Palo Alto Weekly

Sports - December 14, 2012

Stanford's Ruef raising roof of expectations

Top-ranked Cardinal returns from exams, puts 8-0 record on the line Saturday against visiting Pacific

by Rick Eymer

The day before the Stanford women's basketball team left for the Rainbow Wahine Classic in Hawaii, redshirt junior Mikaela Ruef was shooting around with Chiney Ogwumike and Joslyn Tinkle before practice.

Stanford assistant coach Kate Paye was rebounding for the trio when the conversation turned to playing Baylor, then the top-ranked team in the nation and the defending national champion.

Someone wondered out loud who would be guarding Baylor's 6-foot-8 Brittney Griner. Paye, who played at Menlo School and Stanford, responded with a casual "Oh, I think we'll put Mikaela on her."

That's how Ruef discovered she would be making her first collegiate start. What led to that decision has its roots in her development as a player during her sophomore year.

The top-ranked Cardinal (8-0) hosts Pacific on Saturday at 7 p.m. in its first game in 13 days following a break for final exams. Ruef will be making her seventh consecutive start.

"Some little light bulb went on in Mikaela's head maybe two years ago," Stanford coach Tara VanDerveer said. "During the summer she was working with (former sports performance coach) Susan (King) Borchardt. She would tell me Mikaela was the hardest worker, and I was like 'Really?' I think she just understood at that point what it was going to take and how much time and how much effort it would take to play and compete and contribute at this level."

Ruef, who missed last season with a foot injury, took the opportunity and ran with it. She's the third-leading rebounder for the Cardinal, averaging six rebounds a contest while playing an average of 17 minutes a game. She's also (surprise!) third on the team in assists and tied for third, with freshman Tess Picknell, for blocks.

"I like being out there," Ruef said. "I don't like being on the bench. In my sophomore year I was starting to get more playing time into the Pac-12 tournament and the NCAAs. I definitely thought I was hitting my stride and it would be good going into the next year. Unfortunately I had the foot problem."

Ruef tried to work through the pain and would practice when she could. She felt herself falling further and further behind her teammates and ultimately decided to sit out the whole year.

"I had the surgery in March and the recovery time was supposed to be 10 weeks but it turned into 12 weeks," Ruef said. "The first day back on the court I was playing a pick-up game and I was so excited to be running up and down the court, I didn't want to stop. I usually get bored in a pick-up game but this time I was actually playing defense."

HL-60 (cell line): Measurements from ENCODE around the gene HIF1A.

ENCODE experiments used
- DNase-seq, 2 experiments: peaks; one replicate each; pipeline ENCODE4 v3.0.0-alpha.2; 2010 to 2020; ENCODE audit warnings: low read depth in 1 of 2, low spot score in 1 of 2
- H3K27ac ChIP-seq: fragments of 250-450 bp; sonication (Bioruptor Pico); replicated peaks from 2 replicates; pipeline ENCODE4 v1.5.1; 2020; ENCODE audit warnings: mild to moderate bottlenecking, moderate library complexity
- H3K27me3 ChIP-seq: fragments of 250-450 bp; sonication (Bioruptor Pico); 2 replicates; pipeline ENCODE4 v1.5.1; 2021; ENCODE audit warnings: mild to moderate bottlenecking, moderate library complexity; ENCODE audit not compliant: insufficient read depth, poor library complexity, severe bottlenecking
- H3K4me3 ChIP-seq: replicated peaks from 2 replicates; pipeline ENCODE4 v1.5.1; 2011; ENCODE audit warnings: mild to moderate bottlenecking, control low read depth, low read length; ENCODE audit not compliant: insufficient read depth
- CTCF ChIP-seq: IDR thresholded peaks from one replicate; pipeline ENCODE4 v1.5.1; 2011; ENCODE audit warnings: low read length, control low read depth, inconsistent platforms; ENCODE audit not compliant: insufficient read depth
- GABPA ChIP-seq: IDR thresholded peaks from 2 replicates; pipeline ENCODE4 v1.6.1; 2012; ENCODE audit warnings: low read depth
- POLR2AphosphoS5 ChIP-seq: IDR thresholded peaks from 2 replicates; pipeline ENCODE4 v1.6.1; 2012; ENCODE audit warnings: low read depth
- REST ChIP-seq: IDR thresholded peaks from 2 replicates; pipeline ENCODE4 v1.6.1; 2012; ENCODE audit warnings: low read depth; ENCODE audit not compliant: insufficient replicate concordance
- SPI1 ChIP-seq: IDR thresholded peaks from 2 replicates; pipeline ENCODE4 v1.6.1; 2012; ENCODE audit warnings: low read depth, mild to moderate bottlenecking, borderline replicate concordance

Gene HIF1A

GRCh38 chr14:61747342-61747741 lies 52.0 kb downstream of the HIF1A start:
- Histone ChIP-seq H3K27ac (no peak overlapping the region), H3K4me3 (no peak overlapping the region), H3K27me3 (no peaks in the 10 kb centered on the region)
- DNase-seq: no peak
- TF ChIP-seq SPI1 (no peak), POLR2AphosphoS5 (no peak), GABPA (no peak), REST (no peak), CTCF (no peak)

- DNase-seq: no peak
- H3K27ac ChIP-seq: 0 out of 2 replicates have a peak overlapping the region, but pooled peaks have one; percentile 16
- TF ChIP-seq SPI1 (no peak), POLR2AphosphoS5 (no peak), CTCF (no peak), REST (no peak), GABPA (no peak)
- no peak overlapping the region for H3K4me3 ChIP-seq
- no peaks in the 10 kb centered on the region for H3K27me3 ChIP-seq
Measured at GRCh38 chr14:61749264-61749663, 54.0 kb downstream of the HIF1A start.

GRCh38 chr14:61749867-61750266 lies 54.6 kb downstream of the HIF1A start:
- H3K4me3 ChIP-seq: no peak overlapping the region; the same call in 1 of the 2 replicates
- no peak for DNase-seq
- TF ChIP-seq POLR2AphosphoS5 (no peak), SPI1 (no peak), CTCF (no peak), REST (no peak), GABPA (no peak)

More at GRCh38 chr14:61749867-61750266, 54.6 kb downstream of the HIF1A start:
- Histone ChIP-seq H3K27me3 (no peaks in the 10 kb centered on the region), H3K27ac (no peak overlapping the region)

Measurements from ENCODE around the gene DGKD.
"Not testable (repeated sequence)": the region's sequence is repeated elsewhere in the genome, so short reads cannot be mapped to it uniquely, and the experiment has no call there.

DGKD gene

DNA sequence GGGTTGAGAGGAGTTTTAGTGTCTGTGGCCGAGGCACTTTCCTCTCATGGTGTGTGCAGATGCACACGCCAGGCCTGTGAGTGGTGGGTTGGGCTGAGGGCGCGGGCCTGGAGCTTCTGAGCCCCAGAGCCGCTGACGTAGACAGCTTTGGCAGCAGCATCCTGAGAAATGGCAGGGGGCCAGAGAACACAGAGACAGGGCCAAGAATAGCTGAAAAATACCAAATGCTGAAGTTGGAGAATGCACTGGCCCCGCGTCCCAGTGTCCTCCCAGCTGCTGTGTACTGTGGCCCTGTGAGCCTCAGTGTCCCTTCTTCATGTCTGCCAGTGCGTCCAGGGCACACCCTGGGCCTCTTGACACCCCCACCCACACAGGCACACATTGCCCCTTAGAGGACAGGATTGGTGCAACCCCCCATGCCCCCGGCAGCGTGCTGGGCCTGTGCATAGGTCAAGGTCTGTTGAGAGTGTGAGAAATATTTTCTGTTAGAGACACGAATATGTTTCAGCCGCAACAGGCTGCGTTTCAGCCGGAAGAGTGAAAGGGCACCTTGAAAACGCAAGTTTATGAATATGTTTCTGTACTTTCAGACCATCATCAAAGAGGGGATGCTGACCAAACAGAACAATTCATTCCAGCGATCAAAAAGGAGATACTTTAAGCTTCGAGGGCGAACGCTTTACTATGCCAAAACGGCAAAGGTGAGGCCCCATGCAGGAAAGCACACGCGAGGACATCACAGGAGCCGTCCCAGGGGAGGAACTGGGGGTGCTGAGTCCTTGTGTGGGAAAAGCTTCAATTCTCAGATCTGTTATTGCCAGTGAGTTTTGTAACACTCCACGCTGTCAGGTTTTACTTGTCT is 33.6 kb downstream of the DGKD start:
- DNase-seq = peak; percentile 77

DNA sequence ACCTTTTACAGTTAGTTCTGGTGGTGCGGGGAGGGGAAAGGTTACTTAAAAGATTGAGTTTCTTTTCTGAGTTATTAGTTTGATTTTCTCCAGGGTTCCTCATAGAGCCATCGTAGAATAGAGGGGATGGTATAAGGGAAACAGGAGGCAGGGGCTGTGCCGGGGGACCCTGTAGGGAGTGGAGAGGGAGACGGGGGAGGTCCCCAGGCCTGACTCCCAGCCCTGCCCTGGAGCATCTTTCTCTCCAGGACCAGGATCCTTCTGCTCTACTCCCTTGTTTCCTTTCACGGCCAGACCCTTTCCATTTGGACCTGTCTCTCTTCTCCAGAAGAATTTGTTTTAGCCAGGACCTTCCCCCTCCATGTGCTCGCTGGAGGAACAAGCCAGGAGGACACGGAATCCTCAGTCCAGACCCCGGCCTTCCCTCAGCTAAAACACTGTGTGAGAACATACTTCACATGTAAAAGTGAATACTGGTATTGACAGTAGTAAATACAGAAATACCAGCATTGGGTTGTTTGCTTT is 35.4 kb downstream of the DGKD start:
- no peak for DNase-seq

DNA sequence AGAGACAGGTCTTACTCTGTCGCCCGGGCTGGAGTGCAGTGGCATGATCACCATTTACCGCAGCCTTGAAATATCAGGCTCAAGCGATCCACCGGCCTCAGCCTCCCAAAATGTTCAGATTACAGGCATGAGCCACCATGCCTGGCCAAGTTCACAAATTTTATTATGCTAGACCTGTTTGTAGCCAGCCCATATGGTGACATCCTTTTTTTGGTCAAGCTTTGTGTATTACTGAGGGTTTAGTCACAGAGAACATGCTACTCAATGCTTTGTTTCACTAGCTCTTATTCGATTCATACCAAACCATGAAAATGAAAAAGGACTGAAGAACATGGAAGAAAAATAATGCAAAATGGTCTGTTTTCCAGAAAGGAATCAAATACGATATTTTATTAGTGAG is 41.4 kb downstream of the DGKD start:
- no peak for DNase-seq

Her enthusiasm for the game caught the attention of her teammates.

"She loves playing," Ogwumike said. "It's tough to be on the sideline and I know she struggled last year but she was always in the gym with us, doing whatever she could to help. Now she's stealing rebounds from me. I never thought she would be a rebound stealer. She's tenacious and she's focused. All those intangibles you don't see in a box score is what makes her so good."

Ruef never has scored more than nine points in a game, but she doesn't need to score to make an impact on the game. Against Griner, she more than held her own, helping to limit Griner's effectiveness and grabbing a game-high 12 rebounds and contributing three assists.

"I was so nervous before that game my heart was pounding," Ruef said. "I knew I wasn't going to start her by myself and I just did the best I could. It was a team effort. I'm not the greatest shooter at my position but I can still go out and do the little things and work as hard as I can."

Did VanDerveer have an inkling of how well Ruef would play against the Bears?

"I didn't. I just said I didn't want Chiney getting into foul trouble or Joslyn getting into foul trouble," VanDerveer said. "Mikaela's got the next big body. The other person that was going to come in was Tess, and Mikaela has more confidence and is more versatile. Mikaela took advantage of it, she did a really good job. She focused, she did what we asked her to do. She made little plays. She had an assist here and there, she had a rebound here and there, she had a lot of hustle plays."

Ruef credits King Borchardt for helping keep her in shape last year and the team for keeping her involved.

"I made an effort to stay in shape and Susan was a big part of that," Ruef said. "I was included in drills when the team needed a passer and the coaches asked for my opinion on things. It felt good that they respected what I thought."

It wasn't always like that. She showed up at Stanford as an immature person and player.

"When she visited as a young player Mikaela really had a lot of growing up to do," VanDerveer said. "She would be the first one to tell you that she was a goofball her freshman year. She's really a good person, I always really enjoy her as a person and have always wanted great things for her, but she had to figure that out. I think with Susan's help she did."

Pacific brings a 7-1 record into Saturday's game along with Pinewood grad Hallie Eackles, who returns to her hometown area for the first time as player. Her season lasted all of nine minutes last year before suffering an ankle injury that required surgery.

Eackles averages 2.3 points and 4.2 minutes a game this year for the Tigers, who are coming off their first loss of the season. She'll have plenty of support in the crowd. Her sister Chloe is a freshman at Pinewood, and the Panthers plan to attend the game in force.

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